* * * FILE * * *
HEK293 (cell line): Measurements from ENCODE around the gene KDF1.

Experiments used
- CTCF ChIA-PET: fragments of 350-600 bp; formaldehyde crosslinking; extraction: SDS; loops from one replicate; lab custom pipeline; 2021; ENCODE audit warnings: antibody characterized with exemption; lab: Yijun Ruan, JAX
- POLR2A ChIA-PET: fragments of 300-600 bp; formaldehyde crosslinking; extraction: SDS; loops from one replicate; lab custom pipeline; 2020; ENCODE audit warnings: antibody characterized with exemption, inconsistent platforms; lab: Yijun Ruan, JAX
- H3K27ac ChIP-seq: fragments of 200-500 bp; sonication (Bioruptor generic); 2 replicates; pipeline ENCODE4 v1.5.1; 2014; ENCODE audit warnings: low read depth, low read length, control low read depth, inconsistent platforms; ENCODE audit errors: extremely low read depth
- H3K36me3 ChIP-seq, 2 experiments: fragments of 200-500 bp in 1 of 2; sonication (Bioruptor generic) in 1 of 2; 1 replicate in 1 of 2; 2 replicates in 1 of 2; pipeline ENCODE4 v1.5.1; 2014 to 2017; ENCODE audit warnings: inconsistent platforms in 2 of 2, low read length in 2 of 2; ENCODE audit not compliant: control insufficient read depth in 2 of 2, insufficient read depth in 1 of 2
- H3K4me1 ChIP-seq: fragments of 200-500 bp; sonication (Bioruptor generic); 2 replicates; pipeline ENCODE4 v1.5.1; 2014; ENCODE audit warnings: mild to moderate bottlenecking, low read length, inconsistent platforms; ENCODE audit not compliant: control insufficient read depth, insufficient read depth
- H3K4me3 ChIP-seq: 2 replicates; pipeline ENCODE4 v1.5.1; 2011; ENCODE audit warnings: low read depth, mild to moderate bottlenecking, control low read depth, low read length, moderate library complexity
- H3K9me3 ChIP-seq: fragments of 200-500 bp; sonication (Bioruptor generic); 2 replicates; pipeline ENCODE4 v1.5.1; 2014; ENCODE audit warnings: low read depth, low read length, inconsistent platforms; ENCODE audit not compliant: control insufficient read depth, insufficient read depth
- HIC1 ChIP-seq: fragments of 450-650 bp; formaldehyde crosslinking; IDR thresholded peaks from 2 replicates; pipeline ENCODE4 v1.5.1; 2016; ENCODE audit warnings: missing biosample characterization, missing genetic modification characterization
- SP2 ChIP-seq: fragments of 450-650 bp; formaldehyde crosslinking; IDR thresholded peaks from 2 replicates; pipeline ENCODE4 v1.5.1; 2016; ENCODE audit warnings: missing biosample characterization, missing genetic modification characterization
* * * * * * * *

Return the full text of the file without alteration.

HEK293 (cell line): Measurements from ENCODE around the gene KDF1.

Experiments used
- CTCF ChIA-PET: fragments of 350-600 bp; formaldehyde crosslinking; extraction: SDS; loops from one replicate; lab custom pipeline; 2021; ENCODE audit warnings: antibody characterized with exemption; lab: Yijun Ruan, JAX
- POLR2A ChIA-PET: fragments of 300-600 bp; formaldehyde crosslinking; extraction: SDS; loops from one replicate; lab custom pipeline; 2020; ENCODE audit warnings: antibody characterized with exemption, inconsistent platforms; lab: Yijun Ruan, JAX
- H3K27ac ChIP-seq: fragments of 200-500 bp; sonication (Bioruptor generic); 2 replicates; pipeline ENCODE4 v1.5.1; 2014; ENCODE audit warnings: low read depth, low read length, control low read depth, inconsistent platforms; ENCODE audit errors: extremely low read depth
- H3K36me3 ChIP-seq, 2 experiments: fragments of 200-500 bp in 1 of 2; sonication (Bioruptor generic) in 1 of 2; 1 replicate in 1 of 2; 2 replicates in 1 of 2; pipeline ENCODE4 v1.5.1; 2014 to 2017; ENCODE audit warnings: inconsistent platforms in 2 of 2, low read length in 2 of 2; ENCODE audit not compliant: control insufficient read depth in 2 of 2, insufficient read depth in 1 of 2
- H3K4me1 ChIP-seq: fragments of 200-500 bp; sonication (Bioruptor generic); 2 replicates; pipeline ENCODE4 v1.5.1; 2014; ENCODE audit warnings: mild to moderate bottlenecking, low read length, inconsistent platforms; ENCODE audit not compliant: control insufficient read depth, insufficient read depth
- H3K4me3 ChIP-seq: 2 replicates; pipeline ENCODE4 v1.5.1; 2011; ENCODE audit warnings: low read depth, mild to moderate bottlenecking, control low read depth, low read length, moderate library complexity
- H3K9me3 ChIP-seq: fragments of 200-500 bp; sonication (Bioruptor generic); 2 replicates; pipeline ENCODE4 v1.5.1; 2014; ENCODE audit warnings: low read depth, low read length, inconsistent platforms; ENCODE audit not compliant: control insufficient read depth, insufficient read depth
- HIC1 ChIP-seq: fragments of 450-650 bp; formaldehyde crosslinking; IDR thresholded peaks from 2 replicates; pipeline ENCODE4 v1.5.1; 2016; ENCODE audit warnings: missing biosample characterization, missing genetic modification characterization
- SP2 ChIP-seq: fragments of 450-650 bp; formaldehyde crosslinking; IDR thresholded peaks from 2 replicates; pipeline ENCODE4 v1.5.1; 2016; ENCODE audit warnings: missing biosample characterization, missing genetic modification characterization